Ascorbate: A biomarker of herbicide stress in wetland plants
In laboratory exposures of wetland plants to low herbicide levels (<0.1 mu g/mL), some plants showed increased total ascorbic acid suggesting a stimulatory effect on ascorbic acid synthesis occurred; at higher herbicide concentrations (greater than or equal to 0.1 mu g/mL) a notable decline in total ascorbic acid and increase in the oxidized form, dehydroascorbic acid occurred. Vigna luteola and Sesbania vesicaria were exposed fur 7 and 21 days respectively to atrazine (0.05 to 1 mu g/mL); Spartina alterniflora 28 days at 0.1 mu g/mL trifluralin; Hibiscus moscheutos 14 days at 0.1 and 1 mu g/mL metolachlor in fresh and brackish water. The greatest increase following low dosage occurred with S. alterniflora, increasing from <600 mu g/g wet wt. total ascorbic acid to >1000 mu g/g. Ascorbic acid may be a promising biomarker of estuarine plants exposed to herbicide runoff stimulation of ascorbic acid synthesis may enable some wetland plants used in phytoremediation to cope with low levels of these compounds.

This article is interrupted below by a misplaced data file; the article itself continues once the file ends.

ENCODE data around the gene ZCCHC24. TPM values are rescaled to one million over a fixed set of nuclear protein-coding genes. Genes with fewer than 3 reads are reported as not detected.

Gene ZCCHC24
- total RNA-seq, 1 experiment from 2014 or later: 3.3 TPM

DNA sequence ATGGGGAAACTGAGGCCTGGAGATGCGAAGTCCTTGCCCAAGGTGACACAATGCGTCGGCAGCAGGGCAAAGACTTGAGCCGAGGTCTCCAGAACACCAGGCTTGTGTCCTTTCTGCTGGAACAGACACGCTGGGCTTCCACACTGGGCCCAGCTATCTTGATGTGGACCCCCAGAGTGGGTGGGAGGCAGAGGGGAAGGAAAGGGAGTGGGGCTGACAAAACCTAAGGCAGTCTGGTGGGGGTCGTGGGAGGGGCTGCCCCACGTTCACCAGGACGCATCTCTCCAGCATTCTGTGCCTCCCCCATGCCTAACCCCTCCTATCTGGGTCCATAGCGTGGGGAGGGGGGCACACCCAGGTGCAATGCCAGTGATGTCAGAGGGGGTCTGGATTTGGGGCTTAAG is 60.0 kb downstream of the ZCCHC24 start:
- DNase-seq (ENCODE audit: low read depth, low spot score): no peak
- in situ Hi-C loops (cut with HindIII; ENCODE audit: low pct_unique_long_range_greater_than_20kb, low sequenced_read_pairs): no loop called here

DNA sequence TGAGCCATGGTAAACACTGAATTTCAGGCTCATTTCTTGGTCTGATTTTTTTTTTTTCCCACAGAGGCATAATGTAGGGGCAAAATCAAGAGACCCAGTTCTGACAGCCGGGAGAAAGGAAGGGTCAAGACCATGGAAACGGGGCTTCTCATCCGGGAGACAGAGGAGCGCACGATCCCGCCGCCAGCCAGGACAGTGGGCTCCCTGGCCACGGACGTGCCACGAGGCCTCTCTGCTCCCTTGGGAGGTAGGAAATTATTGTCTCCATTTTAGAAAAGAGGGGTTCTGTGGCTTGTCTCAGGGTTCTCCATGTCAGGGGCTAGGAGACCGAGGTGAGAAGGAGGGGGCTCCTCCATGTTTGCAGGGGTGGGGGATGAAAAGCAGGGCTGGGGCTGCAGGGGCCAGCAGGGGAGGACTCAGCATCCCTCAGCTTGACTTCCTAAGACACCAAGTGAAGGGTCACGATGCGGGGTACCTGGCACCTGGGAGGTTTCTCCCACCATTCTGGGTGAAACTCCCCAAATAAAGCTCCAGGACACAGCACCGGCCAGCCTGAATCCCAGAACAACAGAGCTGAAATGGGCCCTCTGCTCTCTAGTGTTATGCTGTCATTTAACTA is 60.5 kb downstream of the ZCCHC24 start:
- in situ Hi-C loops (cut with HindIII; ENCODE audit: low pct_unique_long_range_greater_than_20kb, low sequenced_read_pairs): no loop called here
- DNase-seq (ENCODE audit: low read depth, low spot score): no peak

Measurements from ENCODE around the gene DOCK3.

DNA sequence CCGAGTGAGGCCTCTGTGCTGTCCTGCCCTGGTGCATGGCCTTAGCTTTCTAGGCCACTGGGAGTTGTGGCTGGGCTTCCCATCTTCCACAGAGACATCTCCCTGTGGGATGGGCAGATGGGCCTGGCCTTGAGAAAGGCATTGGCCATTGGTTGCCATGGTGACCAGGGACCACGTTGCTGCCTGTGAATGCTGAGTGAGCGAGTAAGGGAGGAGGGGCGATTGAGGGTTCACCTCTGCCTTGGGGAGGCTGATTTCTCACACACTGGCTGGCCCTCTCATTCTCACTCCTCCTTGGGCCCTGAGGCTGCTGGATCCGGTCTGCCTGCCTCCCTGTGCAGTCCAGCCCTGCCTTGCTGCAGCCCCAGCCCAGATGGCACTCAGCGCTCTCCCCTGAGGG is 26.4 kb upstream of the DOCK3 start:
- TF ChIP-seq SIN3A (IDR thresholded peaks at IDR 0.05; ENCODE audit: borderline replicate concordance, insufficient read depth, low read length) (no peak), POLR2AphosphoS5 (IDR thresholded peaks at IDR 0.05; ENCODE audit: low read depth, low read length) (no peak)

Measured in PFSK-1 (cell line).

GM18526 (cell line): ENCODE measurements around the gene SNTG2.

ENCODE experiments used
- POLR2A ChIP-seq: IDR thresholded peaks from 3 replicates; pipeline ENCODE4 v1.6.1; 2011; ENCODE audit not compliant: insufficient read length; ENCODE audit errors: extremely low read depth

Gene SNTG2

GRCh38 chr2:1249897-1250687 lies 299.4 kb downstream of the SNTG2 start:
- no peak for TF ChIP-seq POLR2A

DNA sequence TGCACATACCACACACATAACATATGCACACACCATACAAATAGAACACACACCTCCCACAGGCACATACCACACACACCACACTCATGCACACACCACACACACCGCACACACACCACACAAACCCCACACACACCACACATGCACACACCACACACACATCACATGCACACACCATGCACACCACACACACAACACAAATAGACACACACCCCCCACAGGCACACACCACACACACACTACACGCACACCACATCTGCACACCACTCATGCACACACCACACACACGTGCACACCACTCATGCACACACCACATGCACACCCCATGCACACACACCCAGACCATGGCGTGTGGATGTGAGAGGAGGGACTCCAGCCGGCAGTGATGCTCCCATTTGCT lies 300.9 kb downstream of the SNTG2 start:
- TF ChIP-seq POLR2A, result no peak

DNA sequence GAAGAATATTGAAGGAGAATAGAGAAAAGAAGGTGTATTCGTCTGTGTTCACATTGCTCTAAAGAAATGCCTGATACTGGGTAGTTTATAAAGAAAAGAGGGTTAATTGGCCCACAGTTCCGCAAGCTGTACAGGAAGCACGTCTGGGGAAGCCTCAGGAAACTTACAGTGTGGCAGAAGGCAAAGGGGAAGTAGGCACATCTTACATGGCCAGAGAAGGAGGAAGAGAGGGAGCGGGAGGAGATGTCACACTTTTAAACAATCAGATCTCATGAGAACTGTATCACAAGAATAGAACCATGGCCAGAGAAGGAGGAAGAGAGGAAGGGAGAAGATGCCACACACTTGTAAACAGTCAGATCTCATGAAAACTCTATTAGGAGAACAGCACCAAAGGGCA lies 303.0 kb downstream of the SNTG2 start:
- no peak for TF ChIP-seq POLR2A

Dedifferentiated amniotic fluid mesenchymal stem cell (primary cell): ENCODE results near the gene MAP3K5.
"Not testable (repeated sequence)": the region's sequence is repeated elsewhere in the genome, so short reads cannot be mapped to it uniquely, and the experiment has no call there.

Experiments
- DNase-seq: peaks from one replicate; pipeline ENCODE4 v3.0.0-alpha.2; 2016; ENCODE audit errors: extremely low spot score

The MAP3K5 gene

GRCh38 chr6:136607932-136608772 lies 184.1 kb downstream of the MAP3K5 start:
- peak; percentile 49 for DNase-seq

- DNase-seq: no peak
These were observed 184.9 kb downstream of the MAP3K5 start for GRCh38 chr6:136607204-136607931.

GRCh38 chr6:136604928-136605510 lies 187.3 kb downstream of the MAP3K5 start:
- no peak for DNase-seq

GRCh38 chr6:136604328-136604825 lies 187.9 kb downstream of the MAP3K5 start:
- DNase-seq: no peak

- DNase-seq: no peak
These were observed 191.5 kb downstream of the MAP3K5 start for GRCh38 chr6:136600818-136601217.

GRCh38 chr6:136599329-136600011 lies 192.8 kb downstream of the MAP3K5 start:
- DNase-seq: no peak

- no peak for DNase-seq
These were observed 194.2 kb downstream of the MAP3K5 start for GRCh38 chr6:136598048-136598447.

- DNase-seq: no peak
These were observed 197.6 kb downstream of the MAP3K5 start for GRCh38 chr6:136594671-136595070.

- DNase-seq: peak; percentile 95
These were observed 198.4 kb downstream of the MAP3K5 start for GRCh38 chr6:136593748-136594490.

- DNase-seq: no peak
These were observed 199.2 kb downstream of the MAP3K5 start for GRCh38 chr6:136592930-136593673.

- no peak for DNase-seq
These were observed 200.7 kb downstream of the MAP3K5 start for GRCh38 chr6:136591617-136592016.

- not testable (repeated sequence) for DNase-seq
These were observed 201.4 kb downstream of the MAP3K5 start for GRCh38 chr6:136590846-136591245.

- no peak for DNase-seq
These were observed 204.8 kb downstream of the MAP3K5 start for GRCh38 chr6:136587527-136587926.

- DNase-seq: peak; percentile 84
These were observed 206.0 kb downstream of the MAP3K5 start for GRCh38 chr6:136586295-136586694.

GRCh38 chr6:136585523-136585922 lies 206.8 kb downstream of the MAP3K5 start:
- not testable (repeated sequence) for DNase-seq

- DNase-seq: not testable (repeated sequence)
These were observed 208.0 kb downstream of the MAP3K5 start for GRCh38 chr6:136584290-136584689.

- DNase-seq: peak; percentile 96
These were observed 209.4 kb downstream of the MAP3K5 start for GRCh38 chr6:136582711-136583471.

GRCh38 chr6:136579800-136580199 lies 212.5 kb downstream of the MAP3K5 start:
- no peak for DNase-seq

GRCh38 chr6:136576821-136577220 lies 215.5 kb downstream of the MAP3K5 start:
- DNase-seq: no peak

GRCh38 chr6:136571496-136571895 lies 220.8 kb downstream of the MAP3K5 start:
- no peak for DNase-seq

ACS Symposium Series
(1997). Ascorbate: A biomarker of herbicide stress in wetland plants. ACS Symposium Series, 664, 106-113.
Available at: https://aquila.usm.edu/fac_pubs/5196